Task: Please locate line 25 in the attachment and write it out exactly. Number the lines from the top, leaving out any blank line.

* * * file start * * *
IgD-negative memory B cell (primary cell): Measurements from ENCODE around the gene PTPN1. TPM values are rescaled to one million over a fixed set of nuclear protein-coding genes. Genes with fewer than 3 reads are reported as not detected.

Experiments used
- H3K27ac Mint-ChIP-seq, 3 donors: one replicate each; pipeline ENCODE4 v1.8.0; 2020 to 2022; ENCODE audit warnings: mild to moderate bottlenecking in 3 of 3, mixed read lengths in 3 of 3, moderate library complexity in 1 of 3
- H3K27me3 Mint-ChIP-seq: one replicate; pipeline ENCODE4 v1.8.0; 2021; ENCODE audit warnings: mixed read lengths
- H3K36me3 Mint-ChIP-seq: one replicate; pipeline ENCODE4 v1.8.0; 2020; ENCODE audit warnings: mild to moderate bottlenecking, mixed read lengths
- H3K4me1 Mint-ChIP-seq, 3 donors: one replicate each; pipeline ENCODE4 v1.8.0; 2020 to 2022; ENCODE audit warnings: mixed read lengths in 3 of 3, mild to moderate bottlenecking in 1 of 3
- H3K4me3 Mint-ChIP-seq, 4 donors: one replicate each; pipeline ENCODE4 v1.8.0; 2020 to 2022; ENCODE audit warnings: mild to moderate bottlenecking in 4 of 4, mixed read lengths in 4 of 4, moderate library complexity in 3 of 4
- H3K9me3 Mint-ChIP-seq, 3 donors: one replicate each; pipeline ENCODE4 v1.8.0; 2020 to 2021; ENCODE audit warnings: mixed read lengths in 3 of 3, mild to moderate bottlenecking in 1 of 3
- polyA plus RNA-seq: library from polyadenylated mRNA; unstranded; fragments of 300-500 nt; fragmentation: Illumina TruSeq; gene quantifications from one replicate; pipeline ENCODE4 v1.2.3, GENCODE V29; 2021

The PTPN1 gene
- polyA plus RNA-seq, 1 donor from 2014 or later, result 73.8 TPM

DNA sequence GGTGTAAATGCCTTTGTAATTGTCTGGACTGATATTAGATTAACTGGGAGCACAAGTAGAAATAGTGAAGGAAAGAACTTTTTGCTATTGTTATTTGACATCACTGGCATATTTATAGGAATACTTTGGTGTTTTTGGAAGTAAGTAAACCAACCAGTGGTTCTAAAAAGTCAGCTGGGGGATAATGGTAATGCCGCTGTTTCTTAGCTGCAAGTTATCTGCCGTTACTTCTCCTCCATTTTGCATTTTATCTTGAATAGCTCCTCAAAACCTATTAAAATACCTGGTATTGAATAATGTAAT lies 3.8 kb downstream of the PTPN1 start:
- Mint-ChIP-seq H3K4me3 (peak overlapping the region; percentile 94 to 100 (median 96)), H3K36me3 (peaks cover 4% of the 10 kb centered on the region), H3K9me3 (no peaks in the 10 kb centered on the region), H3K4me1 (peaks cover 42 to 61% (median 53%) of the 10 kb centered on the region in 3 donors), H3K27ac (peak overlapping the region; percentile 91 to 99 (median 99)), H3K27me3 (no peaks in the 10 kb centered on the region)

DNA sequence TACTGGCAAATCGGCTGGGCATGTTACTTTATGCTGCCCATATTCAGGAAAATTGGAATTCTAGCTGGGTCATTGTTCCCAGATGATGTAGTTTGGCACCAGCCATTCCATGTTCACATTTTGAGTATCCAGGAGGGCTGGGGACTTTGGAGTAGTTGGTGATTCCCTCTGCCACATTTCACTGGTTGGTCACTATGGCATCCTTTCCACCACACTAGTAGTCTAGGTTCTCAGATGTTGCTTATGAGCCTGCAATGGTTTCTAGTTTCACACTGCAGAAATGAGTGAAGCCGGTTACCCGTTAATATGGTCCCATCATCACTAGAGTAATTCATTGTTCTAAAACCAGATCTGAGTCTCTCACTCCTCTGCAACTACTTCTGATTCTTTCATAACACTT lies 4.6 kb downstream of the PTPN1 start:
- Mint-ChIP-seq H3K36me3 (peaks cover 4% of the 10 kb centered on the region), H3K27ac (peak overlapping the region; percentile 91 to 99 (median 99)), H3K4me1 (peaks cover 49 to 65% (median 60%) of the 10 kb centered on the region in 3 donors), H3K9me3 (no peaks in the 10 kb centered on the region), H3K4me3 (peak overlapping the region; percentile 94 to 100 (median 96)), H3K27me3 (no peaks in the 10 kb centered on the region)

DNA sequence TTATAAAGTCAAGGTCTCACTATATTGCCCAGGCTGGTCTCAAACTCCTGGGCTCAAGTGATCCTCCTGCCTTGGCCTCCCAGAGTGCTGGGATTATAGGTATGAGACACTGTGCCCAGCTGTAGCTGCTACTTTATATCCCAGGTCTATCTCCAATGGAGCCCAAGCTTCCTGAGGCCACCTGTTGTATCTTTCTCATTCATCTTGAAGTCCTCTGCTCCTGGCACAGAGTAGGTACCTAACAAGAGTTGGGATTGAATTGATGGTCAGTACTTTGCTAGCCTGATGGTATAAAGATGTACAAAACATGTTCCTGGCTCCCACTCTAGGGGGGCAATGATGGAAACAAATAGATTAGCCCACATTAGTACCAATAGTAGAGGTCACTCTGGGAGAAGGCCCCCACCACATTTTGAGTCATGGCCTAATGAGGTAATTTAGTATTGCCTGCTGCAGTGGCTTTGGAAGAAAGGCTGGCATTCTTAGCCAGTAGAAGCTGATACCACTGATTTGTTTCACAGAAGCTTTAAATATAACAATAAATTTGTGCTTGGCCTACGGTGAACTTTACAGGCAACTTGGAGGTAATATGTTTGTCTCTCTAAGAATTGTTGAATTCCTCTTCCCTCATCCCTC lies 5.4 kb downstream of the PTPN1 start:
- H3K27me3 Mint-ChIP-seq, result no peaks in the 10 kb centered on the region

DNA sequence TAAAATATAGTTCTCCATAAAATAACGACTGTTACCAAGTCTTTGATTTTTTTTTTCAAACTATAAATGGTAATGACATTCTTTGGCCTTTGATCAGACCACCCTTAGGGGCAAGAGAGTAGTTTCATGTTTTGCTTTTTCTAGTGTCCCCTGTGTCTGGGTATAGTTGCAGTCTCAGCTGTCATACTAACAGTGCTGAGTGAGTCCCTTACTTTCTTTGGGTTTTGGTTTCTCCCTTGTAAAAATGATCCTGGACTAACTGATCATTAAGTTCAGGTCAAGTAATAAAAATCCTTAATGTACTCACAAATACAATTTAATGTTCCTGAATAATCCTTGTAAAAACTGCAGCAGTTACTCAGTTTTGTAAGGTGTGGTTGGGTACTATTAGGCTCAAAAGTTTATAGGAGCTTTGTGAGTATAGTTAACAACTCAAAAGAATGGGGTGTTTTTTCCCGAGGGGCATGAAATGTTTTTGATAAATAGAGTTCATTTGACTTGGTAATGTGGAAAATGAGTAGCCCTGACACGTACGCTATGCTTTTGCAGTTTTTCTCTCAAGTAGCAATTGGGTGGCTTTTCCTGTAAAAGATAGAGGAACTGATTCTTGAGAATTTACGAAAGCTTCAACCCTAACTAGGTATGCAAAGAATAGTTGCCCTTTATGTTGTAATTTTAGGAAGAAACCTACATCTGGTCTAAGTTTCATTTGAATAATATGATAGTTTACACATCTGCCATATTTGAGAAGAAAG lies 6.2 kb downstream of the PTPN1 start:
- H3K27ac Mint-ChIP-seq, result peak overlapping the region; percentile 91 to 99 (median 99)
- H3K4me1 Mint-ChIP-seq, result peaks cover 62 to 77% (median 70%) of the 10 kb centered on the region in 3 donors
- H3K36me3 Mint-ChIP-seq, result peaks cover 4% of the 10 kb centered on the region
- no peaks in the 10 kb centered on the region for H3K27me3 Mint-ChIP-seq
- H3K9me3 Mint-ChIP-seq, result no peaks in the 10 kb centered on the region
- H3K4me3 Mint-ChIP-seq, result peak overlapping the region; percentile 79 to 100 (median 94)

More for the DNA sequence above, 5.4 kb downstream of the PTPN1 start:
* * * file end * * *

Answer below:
More for the DNA sequence above, 5.4 kb downstream of the PTPN1 start: